The time sequence of paleoclimatic changes from 245.2 to 147.9 ka B.P. has been established by high precision U-series dating by Thermal ionization Mass Spectrometry and the analysis of the oxygen isotopes from a stalagmite of Shuinan Cave in Guilin. The oxygen isotope pattern is divided into three main intervals. The top part of the stalagmite (interval C) displays mainly relatively heavy oxygen isotopes, mostly -7 to -5‰VPDB, but at a depth of 86.5 cm below the top, there is a sharp change to values lighter than -8 ‰. This boundary, dated at 192.6 ± 3.9 ka B.P. is correlated with the boundary between marine oxygen isotope stages 6 and 7. The underlying interval B has δ18O values consistently between -7.5 and -8.5‰ until 271 cm depth when there is a sharp rise in δ18O values towards values as heavy as -5‰. The upper position of this change is dated at 242.5 ± 6.4 ka B.P. and is correlated with the boundary between marine isotope stages 7 and 8. Carbon isotope values lie between -8.5 and -11‰ and are not uniquely high or low in the three intervals, but also show rapid changes at the boundaries between intervals in the same sense as the shifts in δ18O. The pronounced shifts in δ18O are attributed to changes in the paleo-monsoon intensity which reflect major reorganizations of the climate system, but some regional characteristics are also present. The results are also consistent with previous studies of climate proxies from loess-palaesol sequences in northern China. These characteristics show that paleo-climate evolution since the late stage of the middle Pleistocene Epoch in the Guilin area not only follows the global characteristics, but also has the strong district or regional patterns.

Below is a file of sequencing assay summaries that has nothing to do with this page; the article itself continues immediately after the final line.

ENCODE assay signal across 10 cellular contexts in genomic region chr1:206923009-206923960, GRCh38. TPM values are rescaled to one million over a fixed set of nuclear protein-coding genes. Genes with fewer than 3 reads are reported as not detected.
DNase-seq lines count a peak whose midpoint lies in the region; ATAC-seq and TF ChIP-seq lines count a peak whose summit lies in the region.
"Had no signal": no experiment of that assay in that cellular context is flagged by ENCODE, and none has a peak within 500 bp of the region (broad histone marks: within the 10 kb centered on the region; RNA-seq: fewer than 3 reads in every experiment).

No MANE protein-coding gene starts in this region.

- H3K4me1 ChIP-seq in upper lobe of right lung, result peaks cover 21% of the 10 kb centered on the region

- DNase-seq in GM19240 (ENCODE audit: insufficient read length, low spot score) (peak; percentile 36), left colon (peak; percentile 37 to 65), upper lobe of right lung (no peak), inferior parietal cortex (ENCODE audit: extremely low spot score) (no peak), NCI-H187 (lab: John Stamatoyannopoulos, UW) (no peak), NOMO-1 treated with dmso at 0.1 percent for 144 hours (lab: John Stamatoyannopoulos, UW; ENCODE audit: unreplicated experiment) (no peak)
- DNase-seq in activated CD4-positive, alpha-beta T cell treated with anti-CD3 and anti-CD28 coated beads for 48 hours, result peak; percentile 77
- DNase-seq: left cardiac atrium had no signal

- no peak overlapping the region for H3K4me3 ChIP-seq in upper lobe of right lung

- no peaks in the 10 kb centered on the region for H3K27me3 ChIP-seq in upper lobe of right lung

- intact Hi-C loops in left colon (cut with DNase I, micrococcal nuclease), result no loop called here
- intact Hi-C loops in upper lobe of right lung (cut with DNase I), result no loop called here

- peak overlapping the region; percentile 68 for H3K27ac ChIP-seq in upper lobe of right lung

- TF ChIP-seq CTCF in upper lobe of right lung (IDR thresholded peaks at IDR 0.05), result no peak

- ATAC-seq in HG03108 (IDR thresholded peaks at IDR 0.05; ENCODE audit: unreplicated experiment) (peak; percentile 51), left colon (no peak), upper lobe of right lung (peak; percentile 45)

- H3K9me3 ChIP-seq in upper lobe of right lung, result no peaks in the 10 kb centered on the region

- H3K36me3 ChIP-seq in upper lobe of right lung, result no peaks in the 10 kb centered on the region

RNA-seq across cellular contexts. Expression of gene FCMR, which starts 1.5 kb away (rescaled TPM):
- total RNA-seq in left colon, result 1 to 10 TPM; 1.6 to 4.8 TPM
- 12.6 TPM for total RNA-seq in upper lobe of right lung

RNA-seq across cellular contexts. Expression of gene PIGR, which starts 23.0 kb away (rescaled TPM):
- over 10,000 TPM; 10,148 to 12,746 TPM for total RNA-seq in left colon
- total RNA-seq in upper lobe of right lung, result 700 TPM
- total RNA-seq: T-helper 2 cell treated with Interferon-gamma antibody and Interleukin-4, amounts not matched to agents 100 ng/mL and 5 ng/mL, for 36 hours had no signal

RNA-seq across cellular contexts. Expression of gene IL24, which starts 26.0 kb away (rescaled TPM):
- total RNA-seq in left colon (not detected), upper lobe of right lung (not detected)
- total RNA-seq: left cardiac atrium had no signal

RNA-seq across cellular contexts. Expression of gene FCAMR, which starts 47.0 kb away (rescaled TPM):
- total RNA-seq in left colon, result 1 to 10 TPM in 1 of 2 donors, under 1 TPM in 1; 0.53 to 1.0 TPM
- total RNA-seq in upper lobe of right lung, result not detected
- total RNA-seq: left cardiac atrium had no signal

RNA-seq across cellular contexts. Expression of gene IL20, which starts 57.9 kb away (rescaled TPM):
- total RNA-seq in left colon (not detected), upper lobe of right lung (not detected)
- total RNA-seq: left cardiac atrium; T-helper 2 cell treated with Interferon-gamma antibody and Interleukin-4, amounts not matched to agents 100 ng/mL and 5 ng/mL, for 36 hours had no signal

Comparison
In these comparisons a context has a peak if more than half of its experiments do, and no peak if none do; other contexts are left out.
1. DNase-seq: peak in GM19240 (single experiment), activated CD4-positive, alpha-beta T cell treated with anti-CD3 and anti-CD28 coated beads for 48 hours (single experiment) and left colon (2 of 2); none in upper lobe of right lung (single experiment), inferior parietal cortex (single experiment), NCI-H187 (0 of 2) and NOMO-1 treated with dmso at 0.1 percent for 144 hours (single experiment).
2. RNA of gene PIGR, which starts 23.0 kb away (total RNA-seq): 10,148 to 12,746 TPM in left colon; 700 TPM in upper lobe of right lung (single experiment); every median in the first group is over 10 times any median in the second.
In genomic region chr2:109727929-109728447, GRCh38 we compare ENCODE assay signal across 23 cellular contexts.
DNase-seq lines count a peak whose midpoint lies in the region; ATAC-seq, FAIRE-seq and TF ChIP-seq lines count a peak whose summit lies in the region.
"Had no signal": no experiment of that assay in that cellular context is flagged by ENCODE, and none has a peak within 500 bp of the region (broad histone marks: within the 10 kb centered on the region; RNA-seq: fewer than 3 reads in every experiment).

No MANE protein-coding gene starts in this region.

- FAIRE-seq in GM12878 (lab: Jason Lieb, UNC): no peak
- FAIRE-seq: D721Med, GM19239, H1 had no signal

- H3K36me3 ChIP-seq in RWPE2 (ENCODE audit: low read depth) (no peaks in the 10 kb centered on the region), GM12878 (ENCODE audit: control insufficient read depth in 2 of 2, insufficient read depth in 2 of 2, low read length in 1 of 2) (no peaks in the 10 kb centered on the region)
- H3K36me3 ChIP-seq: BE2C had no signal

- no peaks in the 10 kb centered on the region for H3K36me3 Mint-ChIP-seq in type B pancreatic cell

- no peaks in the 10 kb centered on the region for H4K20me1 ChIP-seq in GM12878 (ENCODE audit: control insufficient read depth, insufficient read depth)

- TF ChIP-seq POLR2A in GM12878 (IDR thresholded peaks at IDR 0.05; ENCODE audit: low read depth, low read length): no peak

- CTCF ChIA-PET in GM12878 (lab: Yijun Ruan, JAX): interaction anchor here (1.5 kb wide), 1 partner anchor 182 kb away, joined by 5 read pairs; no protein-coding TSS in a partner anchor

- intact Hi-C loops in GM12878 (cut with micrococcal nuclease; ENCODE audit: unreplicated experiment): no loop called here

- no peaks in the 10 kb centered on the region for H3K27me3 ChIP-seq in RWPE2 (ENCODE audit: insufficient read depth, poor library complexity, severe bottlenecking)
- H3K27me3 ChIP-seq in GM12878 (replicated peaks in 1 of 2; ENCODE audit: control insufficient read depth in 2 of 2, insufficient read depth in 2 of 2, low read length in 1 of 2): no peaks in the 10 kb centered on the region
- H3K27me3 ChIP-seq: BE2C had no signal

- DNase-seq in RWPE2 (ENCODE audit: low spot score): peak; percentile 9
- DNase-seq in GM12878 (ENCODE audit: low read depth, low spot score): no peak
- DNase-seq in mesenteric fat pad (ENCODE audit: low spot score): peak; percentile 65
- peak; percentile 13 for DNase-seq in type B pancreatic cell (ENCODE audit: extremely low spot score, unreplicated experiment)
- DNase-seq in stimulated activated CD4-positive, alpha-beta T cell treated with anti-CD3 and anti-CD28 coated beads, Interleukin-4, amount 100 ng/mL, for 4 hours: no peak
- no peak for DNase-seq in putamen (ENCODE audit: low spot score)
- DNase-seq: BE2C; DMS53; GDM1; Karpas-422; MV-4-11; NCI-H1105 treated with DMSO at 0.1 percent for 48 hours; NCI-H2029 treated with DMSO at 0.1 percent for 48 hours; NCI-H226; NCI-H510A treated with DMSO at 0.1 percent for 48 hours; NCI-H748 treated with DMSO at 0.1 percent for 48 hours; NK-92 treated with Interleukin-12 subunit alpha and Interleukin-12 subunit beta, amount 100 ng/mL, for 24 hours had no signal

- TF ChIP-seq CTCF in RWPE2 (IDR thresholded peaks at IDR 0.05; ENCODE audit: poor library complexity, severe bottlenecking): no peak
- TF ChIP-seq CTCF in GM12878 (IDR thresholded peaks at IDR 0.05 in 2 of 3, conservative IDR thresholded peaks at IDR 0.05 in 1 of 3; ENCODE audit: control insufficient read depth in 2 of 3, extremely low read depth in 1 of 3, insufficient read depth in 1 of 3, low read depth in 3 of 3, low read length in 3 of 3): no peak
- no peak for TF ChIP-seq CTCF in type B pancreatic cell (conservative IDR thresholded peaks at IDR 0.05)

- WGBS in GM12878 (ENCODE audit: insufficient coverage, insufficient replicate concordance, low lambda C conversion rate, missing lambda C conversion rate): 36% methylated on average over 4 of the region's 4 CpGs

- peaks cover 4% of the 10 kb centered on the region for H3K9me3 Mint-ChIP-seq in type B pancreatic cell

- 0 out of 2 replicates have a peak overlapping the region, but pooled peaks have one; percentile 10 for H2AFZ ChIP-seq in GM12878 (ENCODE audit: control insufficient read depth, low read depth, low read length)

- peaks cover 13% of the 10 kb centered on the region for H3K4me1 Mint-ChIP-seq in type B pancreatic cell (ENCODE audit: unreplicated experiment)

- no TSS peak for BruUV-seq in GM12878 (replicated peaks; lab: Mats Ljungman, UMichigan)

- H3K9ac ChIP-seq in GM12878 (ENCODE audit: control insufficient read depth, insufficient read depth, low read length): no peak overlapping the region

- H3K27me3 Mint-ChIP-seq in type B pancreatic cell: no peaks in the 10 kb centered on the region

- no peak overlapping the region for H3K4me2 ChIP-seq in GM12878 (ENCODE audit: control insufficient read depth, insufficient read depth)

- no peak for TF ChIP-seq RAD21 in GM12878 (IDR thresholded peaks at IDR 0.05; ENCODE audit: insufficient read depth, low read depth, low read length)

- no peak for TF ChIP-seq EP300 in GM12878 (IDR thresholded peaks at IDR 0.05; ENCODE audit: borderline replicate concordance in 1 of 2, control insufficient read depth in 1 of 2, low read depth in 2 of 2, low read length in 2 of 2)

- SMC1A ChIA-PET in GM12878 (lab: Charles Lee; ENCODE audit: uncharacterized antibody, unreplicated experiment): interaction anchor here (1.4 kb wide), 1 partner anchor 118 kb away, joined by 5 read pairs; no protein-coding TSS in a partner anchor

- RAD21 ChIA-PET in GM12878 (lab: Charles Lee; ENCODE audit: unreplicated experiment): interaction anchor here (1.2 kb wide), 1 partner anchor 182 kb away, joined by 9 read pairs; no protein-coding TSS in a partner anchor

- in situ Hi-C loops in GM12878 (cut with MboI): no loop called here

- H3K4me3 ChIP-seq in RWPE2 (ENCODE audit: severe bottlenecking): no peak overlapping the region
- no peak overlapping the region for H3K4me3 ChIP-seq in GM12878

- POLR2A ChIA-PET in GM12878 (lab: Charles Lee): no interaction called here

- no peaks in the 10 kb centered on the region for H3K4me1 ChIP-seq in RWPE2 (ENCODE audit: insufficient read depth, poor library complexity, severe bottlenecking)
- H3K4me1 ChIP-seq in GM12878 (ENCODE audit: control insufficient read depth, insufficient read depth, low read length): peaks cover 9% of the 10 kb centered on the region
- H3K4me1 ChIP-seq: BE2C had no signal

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Acknowledgements This work was supported by a project of Science and Technology Ministry (Grant No. 2003 DEB6J069), that is‘‘The construction of keeping storeroom of the stalagmite samples in cave, China’’, and a key project of National Science Foundation of China (Grant No. 40152002). The authors thank Prof. Ian J. Fairchild (School of Geography, Earth and Environmental Sciences,University of Birmingham, UK) for improving English and the manuscript. About the author Zhang Meiliang, born in 1956, graduated from the Department of Geology of Beijing University in 1980. He is a professor in Institute of Karst Geology (Chinese Academy of Geological Sciences, Guilin, China), and has dealt with research of the regional karst, palaeokarst and global change.
- Guilin, China
- Isotope records
- Palaeo-climate reconstruction
- Shuinan Cave
- TIMS-U series ages